Example: December 12. Calling for snow at 6 pm and temperatures falling rapidly from 40 degrees to low teens. You go out at daylight. You observe a good stand. You watch for 20 minutes. She stands again. If I know she is in a good standing heat at 7 am and bad weather is coming in. I will breed her at 1 pm. Note: my facility is not covered. I prepare my AI syringe in the house where I have my tank and access to a table and warm running water. I put the cow up, go prepare the syringe, and go out and get done.
 
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Tbrake

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Thank you guys. Helped a lot. So the ones I found in heat first thing this morning, 6 pm tonight is on the late side. Had a couple more I observed standing at 11 this morning, so 6 should be good for them correct?
 

Bright Raven

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Tbrake":1fepkxml said:
Thank you guys. Helped a lot. So the ones I found in heat first thing this morning, 6 pm tonight is on the late side. Had a couple more I observed standing at 11 this morning, so 6 should be good for them correct?

The ones standing at 11. I would breed about 8 give or take an hour. Sometimes patience goes a long way.
 
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Tbrake

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Problem is I hire a guy to do the breeding. Can't have him making a bunch of different trips here to breed. I need to learn to do it my self, that is on the list of things to do. Just went up and checked again and had 4 more new ones standing at 3:00. This is my first year doing heat detection. Starting to get very confused/ frustrated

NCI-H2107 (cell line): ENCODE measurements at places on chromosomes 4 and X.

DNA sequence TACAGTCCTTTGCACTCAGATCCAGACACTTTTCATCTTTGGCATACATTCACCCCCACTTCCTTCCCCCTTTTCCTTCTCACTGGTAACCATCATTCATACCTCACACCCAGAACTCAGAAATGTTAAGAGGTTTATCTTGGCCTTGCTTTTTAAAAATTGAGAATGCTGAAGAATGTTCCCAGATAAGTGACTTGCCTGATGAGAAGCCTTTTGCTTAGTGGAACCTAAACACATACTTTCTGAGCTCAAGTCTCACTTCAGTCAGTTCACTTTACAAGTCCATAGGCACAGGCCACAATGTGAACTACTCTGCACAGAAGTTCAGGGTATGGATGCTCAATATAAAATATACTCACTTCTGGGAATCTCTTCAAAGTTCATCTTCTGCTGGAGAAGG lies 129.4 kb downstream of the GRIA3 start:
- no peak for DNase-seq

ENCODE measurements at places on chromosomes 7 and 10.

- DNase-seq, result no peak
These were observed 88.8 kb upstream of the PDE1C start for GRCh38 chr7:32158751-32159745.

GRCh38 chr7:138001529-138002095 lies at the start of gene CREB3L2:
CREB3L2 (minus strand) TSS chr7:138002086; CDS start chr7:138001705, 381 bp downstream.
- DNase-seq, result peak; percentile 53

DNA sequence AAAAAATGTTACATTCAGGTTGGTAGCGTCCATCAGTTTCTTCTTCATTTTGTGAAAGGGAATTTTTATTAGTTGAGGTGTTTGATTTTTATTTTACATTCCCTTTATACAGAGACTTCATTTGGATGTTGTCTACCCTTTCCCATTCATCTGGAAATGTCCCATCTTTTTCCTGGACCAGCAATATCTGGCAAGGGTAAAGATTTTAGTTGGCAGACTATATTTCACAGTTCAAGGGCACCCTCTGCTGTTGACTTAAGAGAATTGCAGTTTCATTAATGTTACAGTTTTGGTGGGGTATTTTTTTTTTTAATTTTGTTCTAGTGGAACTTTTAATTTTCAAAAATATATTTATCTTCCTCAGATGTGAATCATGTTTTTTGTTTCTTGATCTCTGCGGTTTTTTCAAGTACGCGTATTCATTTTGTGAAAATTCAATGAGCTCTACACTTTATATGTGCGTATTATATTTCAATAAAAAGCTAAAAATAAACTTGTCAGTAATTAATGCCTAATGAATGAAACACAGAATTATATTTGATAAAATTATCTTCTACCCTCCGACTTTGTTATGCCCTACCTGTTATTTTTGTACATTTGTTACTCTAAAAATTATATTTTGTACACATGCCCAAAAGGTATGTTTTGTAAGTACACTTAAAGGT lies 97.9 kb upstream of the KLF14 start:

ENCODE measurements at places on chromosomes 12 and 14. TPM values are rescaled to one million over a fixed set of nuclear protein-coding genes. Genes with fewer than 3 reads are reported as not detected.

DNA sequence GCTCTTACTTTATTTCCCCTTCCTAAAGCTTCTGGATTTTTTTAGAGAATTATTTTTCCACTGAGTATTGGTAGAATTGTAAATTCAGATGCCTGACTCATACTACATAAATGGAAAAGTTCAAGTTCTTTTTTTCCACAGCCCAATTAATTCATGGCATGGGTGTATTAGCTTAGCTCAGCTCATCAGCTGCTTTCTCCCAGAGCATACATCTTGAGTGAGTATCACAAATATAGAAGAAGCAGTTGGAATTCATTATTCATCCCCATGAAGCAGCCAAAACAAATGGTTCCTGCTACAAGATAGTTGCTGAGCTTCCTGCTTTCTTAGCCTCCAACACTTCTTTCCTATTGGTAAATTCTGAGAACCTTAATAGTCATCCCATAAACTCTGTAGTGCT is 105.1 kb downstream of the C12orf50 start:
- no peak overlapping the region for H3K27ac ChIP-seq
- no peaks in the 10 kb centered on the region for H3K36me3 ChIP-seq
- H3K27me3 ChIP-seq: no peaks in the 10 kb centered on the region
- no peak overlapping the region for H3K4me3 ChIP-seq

Bright Raven

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Tbrake":256ooen2 said:
Problem is I hire a guy to do the breeding. Can't have him making a bunch of different trips here to breed. I need to learn to do it my self, that is on the list of things to do. Just went up and checked again and had 4 more new ones standing at 3:00. This is my first year doing heat detection. Starting to get very confused/ frustrated


Sounds like you used a timed AI protocol to be having so many come in at the same time.

What is the size of the group you are breeding? And how have they been setup or are you going on natural heats?
 
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Tbrake

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7 day cidr protocol, due to bad weather we left them in for 9 days. (He told me it didn't matter) Bred a few early on natural heat.
 

Bright Raven

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Tbrake":19vacgqh said: